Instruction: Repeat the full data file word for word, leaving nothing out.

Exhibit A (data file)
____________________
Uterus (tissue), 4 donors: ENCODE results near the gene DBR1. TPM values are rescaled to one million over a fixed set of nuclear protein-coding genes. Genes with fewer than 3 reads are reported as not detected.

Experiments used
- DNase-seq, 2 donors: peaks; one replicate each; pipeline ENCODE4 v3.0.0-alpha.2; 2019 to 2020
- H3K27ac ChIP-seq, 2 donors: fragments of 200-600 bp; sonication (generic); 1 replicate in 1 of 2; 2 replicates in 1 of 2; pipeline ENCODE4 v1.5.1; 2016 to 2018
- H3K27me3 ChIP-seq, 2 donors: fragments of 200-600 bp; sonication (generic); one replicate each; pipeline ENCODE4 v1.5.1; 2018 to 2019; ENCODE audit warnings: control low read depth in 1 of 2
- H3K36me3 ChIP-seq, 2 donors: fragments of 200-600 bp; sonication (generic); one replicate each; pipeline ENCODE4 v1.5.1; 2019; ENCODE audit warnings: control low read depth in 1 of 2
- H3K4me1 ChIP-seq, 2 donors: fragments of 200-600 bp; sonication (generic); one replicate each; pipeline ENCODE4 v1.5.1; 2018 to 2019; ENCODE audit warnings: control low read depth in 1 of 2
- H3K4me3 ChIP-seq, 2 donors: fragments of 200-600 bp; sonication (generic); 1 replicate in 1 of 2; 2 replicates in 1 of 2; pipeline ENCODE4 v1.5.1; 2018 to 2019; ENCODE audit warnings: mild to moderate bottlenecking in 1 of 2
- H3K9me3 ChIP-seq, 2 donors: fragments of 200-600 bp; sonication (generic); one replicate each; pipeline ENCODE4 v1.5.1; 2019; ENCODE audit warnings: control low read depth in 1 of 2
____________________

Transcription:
Uterus (tissue), 4 donors: ENCODE results near the gene DBR1. TPM values are rescaled to one million over a fixed set of nuclear protein-coding genes. Genes with fewer than 3 reads are reported as not detected.

Experiments used
- DNase-seq, 2 donors: peaks; one replicate each; pipeline ENCODE4 v3.0.0-alpha.2; 2019 to 2020
- H3K27ac ChIP-seq, 2 donors: fragments of 200-600 bp; sonication (generic); 1 replicate in 1 of 2; 2 replicates in 1 of 2; pipeline ENCODE4 v1.5.1; 2016 to 2018
- H3K27me3 ChIP-seq, 2 donors: fragments of 200-600 bp; sonication (generic); one replicate each; pipeline ENCODE4 v1.5.1; 2018 to 2019; ENCODE audit warnings: control low read depth in 1 of 2
- H3K36me3 ChIP-seq, 2 donors: fragments of 200-600 bp; sonication (generic); one replicate each; pipeline ENCODE4 v1.5.1; 2019; ENCODE audit warnings: control low read depth in 1 of 2
- H3K4me1 ChIP-seq, 2 donors: fragments of 200-600 bp; sonication (generic); one replicate each; pipeline ENCODE4 v1.5.1; 2018 to 2019; ENCODE audit warnings: control low read depth in 1 of 2
- H3K4me3 ChIP-seq, 2 donors: fragments of 200-600 bp; sonication (generic); 1 replicate in 1 of 2; 2 replicates in 1 of 2; pipeline ENCODE4 v1.5.1; 2018 to 2019; ENCODE audit warnings: mild to moderate bottlenecking in 1 of 2
- H3K9me3 ChIP-seq, 2 donors: fragments of 200-600 bp; sonication (generic); one replicate each; pipeline ENCODE4 v1.5.1; 2019; ENCODE audit warnings: control low read depth in 1 of 2